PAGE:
Molecular evolutionary analysis
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Molecular Evolutionary Analysis. Dan Graur. 1959. Q: We may ask the question where in the now living systems the greatest amount of information of their past history has survived and how it can be extracted? A: Best fit are the macromolecules which carry the genetic information.

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Molecular Evolutionary Analysis

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Molecular Evolutionary Analysis

Dan Graur


1959


Q: We may ask the question where in the now living systems the greatest amount of information of their past history has survived and how it can be extracted?

A: Best fit are the macromolecules which carry the genetic information.

Molecules as documents of evolutionary history


Palimpsest


“Searching for an objective reconstruction of the vanished past is surely the most challenging task in biology.”

“In one sense, everything in biology has already been ‘published’ in the form of DNA sequences of genomes.”

1991

Sydney Brenner


Assumption:

Life is monophyletic


ancestor

descendant 1

descendant 2

Any two organisms share a common ancestor in their past


(5 MYA)

ancestor

Some organisms have very recent ancestors.


(18 MYA)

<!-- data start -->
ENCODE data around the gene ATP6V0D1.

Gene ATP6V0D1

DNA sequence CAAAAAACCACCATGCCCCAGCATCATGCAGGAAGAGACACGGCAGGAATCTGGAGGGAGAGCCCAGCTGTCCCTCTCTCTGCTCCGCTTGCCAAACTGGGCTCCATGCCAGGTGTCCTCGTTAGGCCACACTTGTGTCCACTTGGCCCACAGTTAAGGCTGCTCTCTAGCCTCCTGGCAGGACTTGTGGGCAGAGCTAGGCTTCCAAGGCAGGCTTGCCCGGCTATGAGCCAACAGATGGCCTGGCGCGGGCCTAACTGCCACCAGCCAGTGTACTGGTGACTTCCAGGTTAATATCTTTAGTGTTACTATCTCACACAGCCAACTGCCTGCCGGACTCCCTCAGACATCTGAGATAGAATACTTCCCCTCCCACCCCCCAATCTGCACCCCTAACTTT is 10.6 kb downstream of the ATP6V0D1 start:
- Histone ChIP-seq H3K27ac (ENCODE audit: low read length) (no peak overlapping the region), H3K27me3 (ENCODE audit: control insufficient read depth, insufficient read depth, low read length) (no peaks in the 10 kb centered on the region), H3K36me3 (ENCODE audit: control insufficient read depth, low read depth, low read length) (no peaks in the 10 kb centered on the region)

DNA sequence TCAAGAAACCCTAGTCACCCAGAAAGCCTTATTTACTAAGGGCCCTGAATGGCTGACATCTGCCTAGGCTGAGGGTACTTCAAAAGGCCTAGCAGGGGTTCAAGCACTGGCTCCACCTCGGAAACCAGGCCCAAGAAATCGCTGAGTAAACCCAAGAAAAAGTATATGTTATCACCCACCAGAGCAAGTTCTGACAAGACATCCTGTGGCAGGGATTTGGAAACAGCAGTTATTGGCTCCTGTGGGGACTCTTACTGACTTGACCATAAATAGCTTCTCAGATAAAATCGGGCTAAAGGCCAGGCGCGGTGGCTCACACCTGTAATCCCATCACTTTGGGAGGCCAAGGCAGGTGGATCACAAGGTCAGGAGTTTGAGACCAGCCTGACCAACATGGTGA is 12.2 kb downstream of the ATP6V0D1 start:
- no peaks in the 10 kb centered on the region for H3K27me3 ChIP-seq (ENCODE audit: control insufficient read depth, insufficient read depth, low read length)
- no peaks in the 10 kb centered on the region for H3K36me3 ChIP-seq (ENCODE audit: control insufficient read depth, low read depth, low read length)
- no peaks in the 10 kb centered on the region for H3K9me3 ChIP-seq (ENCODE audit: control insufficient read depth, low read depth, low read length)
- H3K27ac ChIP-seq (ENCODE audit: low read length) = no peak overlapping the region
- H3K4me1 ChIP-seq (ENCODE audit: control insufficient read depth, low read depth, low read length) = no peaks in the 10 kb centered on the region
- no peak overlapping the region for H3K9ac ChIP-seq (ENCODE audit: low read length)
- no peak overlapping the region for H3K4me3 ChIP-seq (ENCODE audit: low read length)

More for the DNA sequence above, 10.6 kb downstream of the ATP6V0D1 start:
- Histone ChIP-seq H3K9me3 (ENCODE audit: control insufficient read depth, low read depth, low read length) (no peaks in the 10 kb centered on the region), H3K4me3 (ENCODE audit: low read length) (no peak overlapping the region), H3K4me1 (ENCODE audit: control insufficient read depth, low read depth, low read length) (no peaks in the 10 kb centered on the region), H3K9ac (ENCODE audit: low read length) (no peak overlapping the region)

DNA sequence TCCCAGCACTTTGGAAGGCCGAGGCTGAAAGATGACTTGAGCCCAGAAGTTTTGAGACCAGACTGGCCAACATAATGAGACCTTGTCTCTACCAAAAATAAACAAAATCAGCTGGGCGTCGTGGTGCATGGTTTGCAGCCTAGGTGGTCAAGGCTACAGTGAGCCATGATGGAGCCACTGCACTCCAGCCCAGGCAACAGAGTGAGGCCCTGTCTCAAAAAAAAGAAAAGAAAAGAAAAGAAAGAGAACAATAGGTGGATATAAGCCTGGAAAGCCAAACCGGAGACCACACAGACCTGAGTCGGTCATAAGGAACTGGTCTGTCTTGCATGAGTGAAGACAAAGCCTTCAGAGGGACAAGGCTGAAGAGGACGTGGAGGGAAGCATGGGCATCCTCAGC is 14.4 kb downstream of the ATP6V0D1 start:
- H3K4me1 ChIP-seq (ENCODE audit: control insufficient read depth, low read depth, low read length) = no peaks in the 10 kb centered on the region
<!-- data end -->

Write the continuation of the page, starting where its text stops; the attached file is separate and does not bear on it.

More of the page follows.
ancestor

Some have less recent ancestors…


(120 MYA)

ancestor

…and less recent.


(1,500 MYA)

ancestor

But, any two organisms share a common ancestor in their past


The differences between 1 and 2 are the result of changes on the lineage leading to descendant 1+those on the lineage leading to descendant 2.

descendant 1

descendant 2

ancestor


Step 1:Sequence Alignment


Step 2: Translating number of differences into number of changes (steps).


Example:

1. the number of nucleotide substitutions per site between two non-coding sequences (K) according to Kimura’s two parameter model


Example:

2. the number of synonymous nucleotide substitution per synonymous site between two coding sequences (KS) according to Jukes and Cantor’s one parameter model


Example: the number of nonsynonymous nucleotide substitution per nonsynonymous site between two coding sequences (KA) according to Jukes and Cantor’s one parameter model


Ki = number of substitutions (or replacements) of type i per number of sites of type i per 2T

Ki


r = rate of substitution = number of

substitutions per site per year

Ki


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